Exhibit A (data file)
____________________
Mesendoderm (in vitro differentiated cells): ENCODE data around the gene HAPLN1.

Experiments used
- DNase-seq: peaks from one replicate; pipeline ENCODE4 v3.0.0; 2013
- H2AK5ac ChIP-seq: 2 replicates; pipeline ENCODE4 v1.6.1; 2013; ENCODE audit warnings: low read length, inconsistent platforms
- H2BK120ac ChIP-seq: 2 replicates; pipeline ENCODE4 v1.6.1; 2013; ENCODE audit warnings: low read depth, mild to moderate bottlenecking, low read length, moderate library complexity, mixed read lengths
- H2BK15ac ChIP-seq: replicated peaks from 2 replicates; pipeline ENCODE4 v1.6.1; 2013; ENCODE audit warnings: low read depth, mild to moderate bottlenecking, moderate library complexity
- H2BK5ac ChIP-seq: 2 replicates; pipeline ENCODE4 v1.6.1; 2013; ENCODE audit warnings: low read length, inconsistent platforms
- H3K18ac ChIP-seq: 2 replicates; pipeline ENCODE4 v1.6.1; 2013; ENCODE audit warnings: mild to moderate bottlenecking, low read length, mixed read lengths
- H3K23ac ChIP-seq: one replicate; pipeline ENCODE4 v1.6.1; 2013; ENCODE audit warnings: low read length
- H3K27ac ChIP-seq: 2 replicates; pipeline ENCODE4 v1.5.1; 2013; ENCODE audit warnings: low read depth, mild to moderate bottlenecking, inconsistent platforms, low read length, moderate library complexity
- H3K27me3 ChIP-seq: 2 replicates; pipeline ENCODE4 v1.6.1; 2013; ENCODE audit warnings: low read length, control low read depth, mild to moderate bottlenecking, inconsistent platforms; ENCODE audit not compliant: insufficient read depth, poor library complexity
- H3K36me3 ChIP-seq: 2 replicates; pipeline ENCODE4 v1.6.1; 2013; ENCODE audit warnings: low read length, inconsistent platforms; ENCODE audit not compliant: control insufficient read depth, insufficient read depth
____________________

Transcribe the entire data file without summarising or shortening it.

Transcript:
Mesendoderm (in vitro differentiated cells): ENCODE data around the gene HAPLN1.

Experiments used
- DNase-seq: peaks from one replicate; pipeline ENCODE4 v3.0.0; 2013
- H2AK5ac ChIP-seq: 2 replicates; pipeline ENCODE4 v1.6.1; 2013; ENCODE audit warnings: low read length, inconsistent platforms
- H2BK120ac ChIP-seq: 2 replicates; pipeline ENCODE4 v1.6.1; 2013; ENCODE audit warnings: low read depth, mild to moderate bottlenecking, low read length, moderate library complexity, mixed read lengths
- H2BK15ac ChIP-seq: replicated peaks from 2 replicates; pipeline ENCODE4 v1.6.1; 2013; ENCODE audit warnings: low read depth, mild to moderate bottlenecking, moderate library complexity
- H2BK5ac ChIP-seq: 2 replicates; pipeline ENCODE4 v1.6.1; 2013; ENCODE audit warnings: low read length, inconsistent platforms
- H3K18ac ChIP-seq: 2 replicates; pipeline ENCODE4 v1.6.1; 2013; ENCODE audit warnings: mild to moderate bottlenecking, low read length, mixed read lengths
- H3K23ac ChIP-seq: one replicate; pipeline ENCODE4 v1.6.1; 2013; ENCODE audit warnings: low read length
- H3K27ac ChIP-seq: 2 replicates; pipeline ENCODE4 v1.5.1; 2013; ENCODE audit warnings: low read depth, mild to moderate bottlenecking, inconsistent platforms, low read length, moderate library complexity
- H3K27me3 ChIP-seq: 2 replicates; pipeline ENCODE4 v1.6.1; 2013; ENCODE audit warnings: low read length, control low read depth, mild to moderate bottlenecking, inconsistent platforms; ENCODE audit not compliant: insufficient read depth, poor library complexity
- H3K36me3 ChIP-seq: 2 replicates; pipeline ENCODE4 v1.6.1; 2013; ENCODE audit warnings: low read length, inconsistent platforms; ENCODE audit not compliant: control insufficient read depth, insufficient read depth